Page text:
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An Unjust man of Just Reputation

10 Nov

A while back I talked about how one of the themes in Garth Ennis’ The Boys is a platonic reflection on how it is better to be an unjust man with the reputation of a just man than to be a just man with the reputation of an unjust one. Unfortunately, the real world has served us up a rather disturbing, and disgusting, example of exactly this. I speak of course of Joe Paterno and his firing from Penn State.

For those who have remained blissfully unaware of the events, a man by the name of Jerry Sandusky is accused of molesting children over a period of approximately 15 years. At least two of the incidents are said to have happened on Penn State property. In at least one case, a graduate student, a former football player who worked for Paterno, is said to have walked in on Sandusky in the act of molesting a child. This graduate student did not intervene; rather, he left the room, called his father, and then called Paterno. Paterno is said to have kicked it up the chain of command, which according to his defenders somehow absolves him of blame.

“Joe Pa” was aware of the accusations. He was aware that the administration of Penn State elected to keep quiet about them. The graduate student who did nothing not only continued to work for Paterno, but received promotions in exchange for his silence.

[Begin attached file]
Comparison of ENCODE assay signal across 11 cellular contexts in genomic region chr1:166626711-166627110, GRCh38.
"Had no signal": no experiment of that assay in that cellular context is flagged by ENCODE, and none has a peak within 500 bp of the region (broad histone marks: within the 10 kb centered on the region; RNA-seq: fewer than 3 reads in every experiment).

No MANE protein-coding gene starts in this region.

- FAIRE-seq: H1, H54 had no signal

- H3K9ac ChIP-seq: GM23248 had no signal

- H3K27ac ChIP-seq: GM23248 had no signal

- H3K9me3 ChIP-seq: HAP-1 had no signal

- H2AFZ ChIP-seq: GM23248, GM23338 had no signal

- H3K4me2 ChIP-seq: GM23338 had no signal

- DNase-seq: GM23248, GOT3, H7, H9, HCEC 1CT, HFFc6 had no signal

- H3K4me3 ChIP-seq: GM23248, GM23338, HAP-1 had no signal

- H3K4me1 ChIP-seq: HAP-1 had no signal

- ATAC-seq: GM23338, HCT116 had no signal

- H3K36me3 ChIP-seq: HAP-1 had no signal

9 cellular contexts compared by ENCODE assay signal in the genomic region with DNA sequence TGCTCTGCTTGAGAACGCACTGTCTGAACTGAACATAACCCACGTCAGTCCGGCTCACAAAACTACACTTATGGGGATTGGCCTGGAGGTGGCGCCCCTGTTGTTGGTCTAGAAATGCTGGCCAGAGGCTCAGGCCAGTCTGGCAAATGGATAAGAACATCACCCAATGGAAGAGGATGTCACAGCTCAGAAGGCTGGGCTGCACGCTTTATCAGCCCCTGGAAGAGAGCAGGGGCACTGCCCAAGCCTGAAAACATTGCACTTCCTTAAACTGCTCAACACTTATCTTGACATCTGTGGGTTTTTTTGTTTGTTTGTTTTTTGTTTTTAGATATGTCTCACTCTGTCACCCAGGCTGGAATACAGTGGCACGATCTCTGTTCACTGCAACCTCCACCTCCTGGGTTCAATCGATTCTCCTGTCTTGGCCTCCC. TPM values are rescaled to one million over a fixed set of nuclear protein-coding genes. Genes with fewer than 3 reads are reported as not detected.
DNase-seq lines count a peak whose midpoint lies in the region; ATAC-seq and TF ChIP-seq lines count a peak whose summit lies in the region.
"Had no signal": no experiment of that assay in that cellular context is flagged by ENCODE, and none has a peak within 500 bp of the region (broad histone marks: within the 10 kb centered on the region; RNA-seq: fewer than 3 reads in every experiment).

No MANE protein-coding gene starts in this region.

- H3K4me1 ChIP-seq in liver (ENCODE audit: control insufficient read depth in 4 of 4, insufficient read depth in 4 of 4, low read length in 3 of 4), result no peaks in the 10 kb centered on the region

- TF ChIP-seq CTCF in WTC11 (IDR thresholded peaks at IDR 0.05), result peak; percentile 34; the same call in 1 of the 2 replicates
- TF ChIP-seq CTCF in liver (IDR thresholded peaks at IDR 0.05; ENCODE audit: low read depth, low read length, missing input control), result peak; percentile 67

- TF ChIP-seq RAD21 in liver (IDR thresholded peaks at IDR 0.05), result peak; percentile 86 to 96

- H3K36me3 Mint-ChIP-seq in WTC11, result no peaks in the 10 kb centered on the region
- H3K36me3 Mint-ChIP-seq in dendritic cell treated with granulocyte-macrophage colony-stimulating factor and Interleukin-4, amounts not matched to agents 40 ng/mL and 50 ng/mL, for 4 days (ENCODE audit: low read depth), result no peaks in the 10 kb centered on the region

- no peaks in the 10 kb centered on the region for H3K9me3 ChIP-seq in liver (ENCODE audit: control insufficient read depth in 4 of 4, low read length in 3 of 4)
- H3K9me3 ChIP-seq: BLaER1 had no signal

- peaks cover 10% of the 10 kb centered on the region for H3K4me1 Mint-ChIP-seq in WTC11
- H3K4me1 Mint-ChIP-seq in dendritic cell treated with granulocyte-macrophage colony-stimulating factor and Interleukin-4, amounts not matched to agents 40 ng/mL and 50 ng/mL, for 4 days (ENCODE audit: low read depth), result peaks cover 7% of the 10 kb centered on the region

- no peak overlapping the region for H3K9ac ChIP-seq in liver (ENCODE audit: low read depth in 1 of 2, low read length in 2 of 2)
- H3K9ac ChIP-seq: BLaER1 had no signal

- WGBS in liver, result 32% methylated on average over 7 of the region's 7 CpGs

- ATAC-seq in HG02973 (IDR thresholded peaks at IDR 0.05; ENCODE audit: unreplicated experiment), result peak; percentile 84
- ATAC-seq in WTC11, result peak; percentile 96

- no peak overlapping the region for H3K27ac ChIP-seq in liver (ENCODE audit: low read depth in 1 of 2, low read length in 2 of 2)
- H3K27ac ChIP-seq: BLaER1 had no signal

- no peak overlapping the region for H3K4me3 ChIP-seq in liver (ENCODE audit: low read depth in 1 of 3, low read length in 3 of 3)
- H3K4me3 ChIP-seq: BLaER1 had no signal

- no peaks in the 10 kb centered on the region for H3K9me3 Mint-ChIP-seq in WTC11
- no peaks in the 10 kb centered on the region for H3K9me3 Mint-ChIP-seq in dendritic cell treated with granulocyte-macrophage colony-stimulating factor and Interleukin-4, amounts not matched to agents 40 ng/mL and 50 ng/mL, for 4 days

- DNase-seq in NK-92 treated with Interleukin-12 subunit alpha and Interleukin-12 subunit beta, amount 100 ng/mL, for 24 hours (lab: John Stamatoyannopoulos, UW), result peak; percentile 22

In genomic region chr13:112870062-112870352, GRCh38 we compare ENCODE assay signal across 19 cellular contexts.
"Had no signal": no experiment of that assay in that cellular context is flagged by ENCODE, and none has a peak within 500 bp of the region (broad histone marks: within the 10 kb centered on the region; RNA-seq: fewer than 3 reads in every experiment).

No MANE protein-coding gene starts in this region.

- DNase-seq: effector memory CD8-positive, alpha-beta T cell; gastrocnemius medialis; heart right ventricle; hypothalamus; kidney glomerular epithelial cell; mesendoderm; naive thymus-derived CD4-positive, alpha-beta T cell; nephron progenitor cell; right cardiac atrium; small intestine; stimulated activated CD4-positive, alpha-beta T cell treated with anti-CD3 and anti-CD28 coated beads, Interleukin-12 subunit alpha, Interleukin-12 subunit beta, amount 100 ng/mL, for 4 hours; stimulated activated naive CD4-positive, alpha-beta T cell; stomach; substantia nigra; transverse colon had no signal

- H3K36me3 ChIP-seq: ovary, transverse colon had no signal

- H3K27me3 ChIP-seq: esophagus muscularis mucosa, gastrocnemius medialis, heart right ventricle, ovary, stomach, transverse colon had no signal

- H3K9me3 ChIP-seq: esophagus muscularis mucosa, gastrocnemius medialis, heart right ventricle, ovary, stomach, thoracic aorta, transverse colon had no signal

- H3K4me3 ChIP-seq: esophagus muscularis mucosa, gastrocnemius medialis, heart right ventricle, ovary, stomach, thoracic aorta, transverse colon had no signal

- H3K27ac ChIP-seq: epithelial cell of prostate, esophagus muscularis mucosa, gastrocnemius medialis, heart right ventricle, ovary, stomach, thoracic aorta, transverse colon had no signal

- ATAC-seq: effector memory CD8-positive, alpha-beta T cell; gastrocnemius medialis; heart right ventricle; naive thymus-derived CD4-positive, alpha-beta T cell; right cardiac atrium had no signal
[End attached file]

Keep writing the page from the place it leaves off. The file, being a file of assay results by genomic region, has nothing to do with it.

If Joe Paterno was a good man, he would fired the graduate student. If Joe Paterno was a good man he would have told the administrators of Penn State to go fuck themselves, and taken the information to police and prosecutors himself. If Joe Paterno was a good man he would have done these things even if they cost him his job and his reputation.

However, Joe Paterno is not a good man. He is not a humble man. He is not a man worthy of respect or admiration. Because to him, protecting his reputation, and the reputation of Penn State and its football team, were more important to him than doing what was morally right. He is an unjust man with the reputation of a just man, and that reputation has benefited him greatly. One merely has to look at the people leaping to his defense, frantically searching to place blame on anyone but their beloved “Joe Pa.” One merely has to look at the money he brought in for Penn State, and for himself.

Are the trustees and administrators, the graduate student, and anyone else who was aware of this also to blame? Of course. I don’t defend them in the slightest. Yet none of that absolves good ol’ “Joe Pa” of what he has done. For those who have made the claim that we can’t judge the man without knowing him: yes, we can. Because this cruel, calculating man has shown the world exactly who he is when you take the reputation for being a just man away; Joe Paterno is a man who allows allegations of child molestation to go univestigated for the sake of preserving his “good” name.

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Posted by on November 10, 2011 in Philosophy

 

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